plt.show()
```

output:

We can see varying distributions in variables for Attrition, we should investigate it further.

**Attrition vs Earnings of employee**

```
cols = data[['DailyRate','HourlyRate','MonthlyRate','MonthlyIncome','PercentSalaryHike']].columns.tolist()
plt.figure(figsize=(10,10))
for i, variable in enumerate(cols):
plt.subplot(3,2,i+1)
sns.boxplot(data["Attrition"],data[variable],palette="PuBu")
plt.tight_layout()
plt.title(variable)
plt.show()
```

output:

Employees having lower Daily rate and less monthly wage are more likely to attrite.

Monthly rate and the hourly rate doesn't seem to have any effect on attrition.

Lesser salary hike also contributes to attrition

**Model Building - Approach**

Data preparation

Partition the data into train and test set.

Build model on the train data.

Tune the model if required.

Test the data on test set.

**Split Data**

When classification problems exhibit a significant imbalance in the distribution of the target classes, it is good to use stratified sampling to ensure that relative class frequencies are approximately preserved in train and test sets.

This is done using the stratify parameter in the train_test_split function.

```
X = data.drop(['Attrition'],axis=1)
X = pd.get_dummies(X,drop_first=True)
y = data['Attrition'].apply(lambda x : 1 if x=='Yes' else 0)
```

```
# Splitting data into training and test set:
X_train, X_test, y_train, y_test =train_test_split(X, y, test_size=0.3, random_state=1,stratify=y)
print(X_train.shape, X_test.shape)
```

**Model evaluation criterion**
**Model can make wrong predictions as:**

Predicting an employee will attrite and the employee doesn't attrite

Predicting an employee will not attrite and the employee attrites

**Which case is more important?**

Predicting that employee will not attrite but he attrites i.e. losing on a valuable employee or asset.

**How to reduce this loss i.e need to reduce False Negatives?**

Company wants Recall to be maximized, greater the Recall higher the chances of minimizing false negatives. Hence, the focus should be on increasing Recall or minimizing the false negatives or in other words identifying the true positives(i.e. Class 1) so that the company can provide incentives to control attrition rate especially for top-performers thereby optimizing the overall project cost in retaining the best talent.

**Let's define function to provide metric scores(accuracy,recall and precision) on train and test set and a function to show confusion matrix so that we do not have use the same code repetitively while evaluating models.**

```
# defining a function to compute different metrics to check performance of a classification model built using sklearn
def model_performance_classification_sklearn(model, predictors, target):
"""
Function to compute different metrics to check classification model performance
model: classifier
predictors: independent variables
target: dependent variable
"""
# predicting using the independent variables
pred = model.predict(predictors)
acc = accuracy_score(target, pred) # to compute Accuracy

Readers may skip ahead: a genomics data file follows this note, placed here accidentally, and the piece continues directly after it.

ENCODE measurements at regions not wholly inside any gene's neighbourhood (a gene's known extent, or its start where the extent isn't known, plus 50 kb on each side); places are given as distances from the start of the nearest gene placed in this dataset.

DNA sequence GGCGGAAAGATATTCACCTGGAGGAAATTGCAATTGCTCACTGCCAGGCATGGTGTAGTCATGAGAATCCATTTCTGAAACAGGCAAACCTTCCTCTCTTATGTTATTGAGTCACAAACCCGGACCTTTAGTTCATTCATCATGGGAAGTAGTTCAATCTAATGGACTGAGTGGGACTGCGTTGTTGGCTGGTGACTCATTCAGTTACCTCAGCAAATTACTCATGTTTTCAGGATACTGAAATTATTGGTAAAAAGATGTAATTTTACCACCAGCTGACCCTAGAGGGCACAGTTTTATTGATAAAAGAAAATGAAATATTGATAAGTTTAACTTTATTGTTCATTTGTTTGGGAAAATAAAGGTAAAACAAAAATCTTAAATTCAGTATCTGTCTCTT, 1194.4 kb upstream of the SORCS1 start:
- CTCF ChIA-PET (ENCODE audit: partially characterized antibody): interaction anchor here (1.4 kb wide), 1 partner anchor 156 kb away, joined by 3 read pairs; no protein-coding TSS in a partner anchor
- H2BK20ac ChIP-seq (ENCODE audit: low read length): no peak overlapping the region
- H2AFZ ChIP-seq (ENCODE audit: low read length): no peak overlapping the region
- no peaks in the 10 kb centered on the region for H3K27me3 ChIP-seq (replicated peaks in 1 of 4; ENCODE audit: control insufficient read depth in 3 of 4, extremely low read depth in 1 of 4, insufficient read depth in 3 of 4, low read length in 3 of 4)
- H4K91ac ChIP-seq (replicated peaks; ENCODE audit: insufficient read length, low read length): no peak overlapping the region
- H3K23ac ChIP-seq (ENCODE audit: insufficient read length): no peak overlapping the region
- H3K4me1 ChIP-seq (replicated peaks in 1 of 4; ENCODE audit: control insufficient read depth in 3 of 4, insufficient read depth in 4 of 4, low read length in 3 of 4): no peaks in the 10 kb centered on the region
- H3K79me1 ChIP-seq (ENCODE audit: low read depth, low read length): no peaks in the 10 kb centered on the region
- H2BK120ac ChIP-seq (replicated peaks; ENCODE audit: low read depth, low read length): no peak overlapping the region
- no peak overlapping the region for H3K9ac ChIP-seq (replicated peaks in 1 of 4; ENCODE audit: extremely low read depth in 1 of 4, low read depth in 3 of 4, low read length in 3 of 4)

recall = recall_score(target, pred) # to compute Recall
precision = precision_score(target, pred) # to compute Precision
f1 = f1_score(target, pred) # to compute F1-score
# creating a dataframe of metrics
df_perf = pd.DataFrame(
{
"Accuracy": acc,
"Recall": recall,
"Precision": precision,
"F1": f1,
},
index=[0],
)
return df_perf
```

```
def confusion_matrix_sklearn(model, predictors, target):
"""
To plot the confusion_matrix with percentages
model: classifier
predictors: independent variables
target: dependent variable
"""
y_pred = model.predict(predictors)
cm = confusion_matrix(target, y_pred)
labels = np.asarray(
[
["{0:0.0f}".format(item) + "\n{0:.2%}".format(item / cm.flatten().sum())]
for item in cm.flatten()
]
).reshape(2, 2)
plt.figure(figsize=(6, 4))
sns.heatmap(cm, annot=labels, fmt="")
plt.ylabel("True label")
plt.xlabel("Predicted label")
```

**Build Decision Tree Model**

We will build our model using the DecisionTreeClassifier function. Using default 'gini' criteria to split.

If the frequency of class A is 10% and the frequency of class B is 90%, then class B will become the dominant class and the decision tree will become biased toward the dominant classes.

In this case, we can pass a dictionary {0:0.17,1:0.83} to the model to specify the weight of each class and the decision tree will give more weightage to class 1.

class_weight is a hyperparameter for the decision tree classifier.

```
dtree = DecisionTreeClassifier(criterion='gini',class_weight={0:0.17,1:0.83},random_state=1)
dtree.fit(X_train, y_train)
confusion_matrix_sklearn(dtree, X_test, y_test)
```

output:

**Confusion Matrix -**

Employee left and the model predicted it correctly that is employee will attrite : True Positive (observed=1,predicted=1)

Employee didn't leave and the model predicted employee will attrite : False Positive (observed=0,predicted=1)

Employee didn't leave and the model predicted employee will not attrite : True Negative (observed=0,predicted=0)

Employee left and the model predicted that employee won't : False Negative (observed=1,predicted=0)

```
dtree_model_train_perf=model_performance_classification_sklearn(dtree, X_train, y_train)
print("Training performance \n",dtree_model_train_perf)
```

output:

```
Training performance
Accuracy Recall Precision F1 ROC-AUC
0 1.0 1.0 1.0 1.0 1.0
```

```
dtree_model_test_perf=model_performance_classification_sklearn(dtree, X_test, y_test)
print("Testing performance \n",dtree_model_test_perf)
```

output:

```
Testing performance
Accuracy Recall Precision F1 ROC-AUC
0 0.941043 0.84507 0.8 0.821918 0.902265
```